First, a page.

Bears are scavengers. They will eat absolutely anything that is available or has a food scent. Town dumps, campsites, gas grills, dog dishes, compost piles, gardens and bird feeders are just a few of their targets. Farm animals are being slaughtered, horses slashed and beehives destroyed, regardless of the recommended, expensive electric fences people have installed around their properties. Bird feeders get the most press because it is the most popular hobby the Americans have taken to in the last decade. Outlaw every bird feeder in the state and we will still have marauding bears even more aggressive with their human food sources.
We have always recommended to any customer who has had an actual encounter with marauding bears to take their feeders in at night and put them back out in the morning. For the overwhelming majority of people, this will end your problems. Most people have never had bear problems, they just have heard about them. What are causing the most headlines are the extreme few bears that have lost all fear of humans. These are bears that must be dealt with aggressively by the F&G agencies. It is unnatural for any animal to lose its natural fear of humans. Ignore these problem bears now and they will eventually become a bigger threat later.
Law-abiding property taxpayers should not have to deal with these problem bears. We only use 19% of the available land in NH. It is not right that less than a dozen marauding bears should dictate what law-abiding property taxpayers can do in their own backyards. Stop bird feeding, no more outdoor cooking, stop gardening., etc, etc are totally inadequate responses from a government agency that exists to implement wildlife management.
Imagine if a bunch of youngster who created fear through threats or intimidation frequented your neighborhood. After calling your local law-enforcement, their response is “Just stay in the house and hope they leave.” What would be your response? Law enforcement is about enforcing the law. They are taxpayer-funded agencies hired to perform a job. The same principal exists when you call F&G agencies to report marauding bears. “Just stop using your backyard and hope they go away.” Why do law-abiding citizens accept this response? Tell them to do their jobs. If you still receive an unacceptable answer, call your local political representative and ask them to look into it. That’s also their jobs. Don’t accept that your backyard is at fault.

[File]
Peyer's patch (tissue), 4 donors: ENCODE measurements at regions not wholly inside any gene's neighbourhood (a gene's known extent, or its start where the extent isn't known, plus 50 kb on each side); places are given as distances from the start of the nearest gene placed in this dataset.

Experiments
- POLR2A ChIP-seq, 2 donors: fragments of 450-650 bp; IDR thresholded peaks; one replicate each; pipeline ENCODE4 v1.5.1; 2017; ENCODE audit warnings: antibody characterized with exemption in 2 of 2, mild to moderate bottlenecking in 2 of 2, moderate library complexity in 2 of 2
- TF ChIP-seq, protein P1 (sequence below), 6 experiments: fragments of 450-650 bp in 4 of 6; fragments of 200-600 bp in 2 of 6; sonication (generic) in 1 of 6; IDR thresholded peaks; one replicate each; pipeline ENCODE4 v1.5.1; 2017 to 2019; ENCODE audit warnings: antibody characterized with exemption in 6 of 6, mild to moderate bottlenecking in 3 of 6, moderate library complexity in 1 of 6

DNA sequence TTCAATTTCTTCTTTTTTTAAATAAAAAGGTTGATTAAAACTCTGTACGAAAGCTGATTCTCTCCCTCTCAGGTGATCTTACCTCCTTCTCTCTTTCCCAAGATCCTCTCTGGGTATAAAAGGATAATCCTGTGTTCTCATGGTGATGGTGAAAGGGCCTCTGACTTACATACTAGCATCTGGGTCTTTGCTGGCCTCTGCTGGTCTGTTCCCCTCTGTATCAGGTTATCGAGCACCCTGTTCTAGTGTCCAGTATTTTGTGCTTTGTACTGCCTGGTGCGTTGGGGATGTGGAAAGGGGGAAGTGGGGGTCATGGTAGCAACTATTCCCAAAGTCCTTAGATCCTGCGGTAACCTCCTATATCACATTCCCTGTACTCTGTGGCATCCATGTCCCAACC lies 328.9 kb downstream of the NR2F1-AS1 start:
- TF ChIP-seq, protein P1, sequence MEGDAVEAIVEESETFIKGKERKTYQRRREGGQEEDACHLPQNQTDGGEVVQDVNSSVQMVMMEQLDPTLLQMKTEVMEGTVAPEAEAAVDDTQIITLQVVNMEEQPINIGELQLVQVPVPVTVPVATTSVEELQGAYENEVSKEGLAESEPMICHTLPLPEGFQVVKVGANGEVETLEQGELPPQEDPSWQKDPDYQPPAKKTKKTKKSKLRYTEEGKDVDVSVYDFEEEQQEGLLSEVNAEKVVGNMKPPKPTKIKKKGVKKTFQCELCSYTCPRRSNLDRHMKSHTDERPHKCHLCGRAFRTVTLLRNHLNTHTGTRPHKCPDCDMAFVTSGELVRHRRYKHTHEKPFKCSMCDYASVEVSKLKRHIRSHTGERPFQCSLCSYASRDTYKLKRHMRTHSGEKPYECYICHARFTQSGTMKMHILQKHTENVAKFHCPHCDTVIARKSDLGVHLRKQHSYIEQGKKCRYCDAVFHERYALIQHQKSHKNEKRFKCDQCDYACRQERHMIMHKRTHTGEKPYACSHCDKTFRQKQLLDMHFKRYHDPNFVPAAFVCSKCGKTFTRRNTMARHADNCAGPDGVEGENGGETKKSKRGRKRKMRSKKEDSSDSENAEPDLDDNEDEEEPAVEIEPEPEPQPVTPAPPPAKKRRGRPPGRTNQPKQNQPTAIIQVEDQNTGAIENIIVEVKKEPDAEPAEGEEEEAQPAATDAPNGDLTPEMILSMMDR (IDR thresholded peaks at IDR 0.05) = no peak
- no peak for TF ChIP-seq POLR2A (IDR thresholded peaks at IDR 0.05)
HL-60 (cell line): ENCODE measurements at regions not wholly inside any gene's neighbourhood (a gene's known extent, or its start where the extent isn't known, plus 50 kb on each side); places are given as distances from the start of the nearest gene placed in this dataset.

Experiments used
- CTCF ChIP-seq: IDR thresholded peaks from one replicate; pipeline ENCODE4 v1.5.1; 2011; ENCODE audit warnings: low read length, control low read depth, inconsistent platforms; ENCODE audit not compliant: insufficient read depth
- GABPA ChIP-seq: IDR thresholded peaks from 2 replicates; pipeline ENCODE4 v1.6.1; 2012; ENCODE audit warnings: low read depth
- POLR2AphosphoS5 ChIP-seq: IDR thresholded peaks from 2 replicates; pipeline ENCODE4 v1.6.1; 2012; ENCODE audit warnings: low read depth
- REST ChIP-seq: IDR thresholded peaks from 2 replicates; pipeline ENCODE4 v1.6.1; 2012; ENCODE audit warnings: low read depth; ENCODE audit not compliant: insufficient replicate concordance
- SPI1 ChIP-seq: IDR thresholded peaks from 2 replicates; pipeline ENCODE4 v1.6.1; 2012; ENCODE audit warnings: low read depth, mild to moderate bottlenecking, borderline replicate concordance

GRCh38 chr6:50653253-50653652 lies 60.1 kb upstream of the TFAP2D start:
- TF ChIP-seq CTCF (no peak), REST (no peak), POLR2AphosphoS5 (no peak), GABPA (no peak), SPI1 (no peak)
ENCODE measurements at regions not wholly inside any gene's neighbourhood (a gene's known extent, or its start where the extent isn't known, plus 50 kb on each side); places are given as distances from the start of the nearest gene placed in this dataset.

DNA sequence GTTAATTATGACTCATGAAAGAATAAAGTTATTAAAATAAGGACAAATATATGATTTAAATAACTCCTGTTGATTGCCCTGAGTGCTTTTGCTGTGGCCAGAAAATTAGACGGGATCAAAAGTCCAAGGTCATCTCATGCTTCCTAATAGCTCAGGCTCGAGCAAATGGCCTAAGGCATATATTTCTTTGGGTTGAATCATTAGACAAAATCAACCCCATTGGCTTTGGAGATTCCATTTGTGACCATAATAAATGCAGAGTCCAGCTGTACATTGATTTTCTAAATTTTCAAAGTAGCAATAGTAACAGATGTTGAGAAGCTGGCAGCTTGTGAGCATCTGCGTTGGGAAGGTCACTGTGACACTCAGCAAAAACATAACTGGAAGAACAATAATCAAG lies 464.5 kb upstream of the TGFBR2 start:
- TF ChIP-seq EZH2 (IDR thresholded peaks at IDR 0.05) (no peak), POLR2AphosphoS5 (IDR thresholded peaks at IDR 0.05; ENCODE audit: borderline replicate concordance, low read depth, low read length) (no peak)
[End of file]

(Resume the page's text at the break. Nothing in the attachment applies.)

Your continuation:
State wildlife authorities have to revamp bear management strategies. Hunting policies are geared too much toward keeping enough bears around for sports hunters rather than seriously reducing the state’s huge bear population. In other words, more bears means more hunting licenses which increases the F&G coffers. If this huge bear population causes problems amongst the general public, the authorities expect everyone else to change their lifestyles. It is unconscionable that a government agency would expect citizens to drastically alter their backyard lifestyles in order to placate special interests. It is even more unconscionable for these same citizens to constantly lament… “Well, what can I do?” and then not even make a couple of simple phone calls to register their complaints. Government authorities never do anything unless they hear from the public.
It is possible for the agency to enact policies to support bear populations, hunting seasons and backyard lifestyles. 63 million Americans feed birds. It’s time their voices are heard, loud and clear. It’s called a compromise.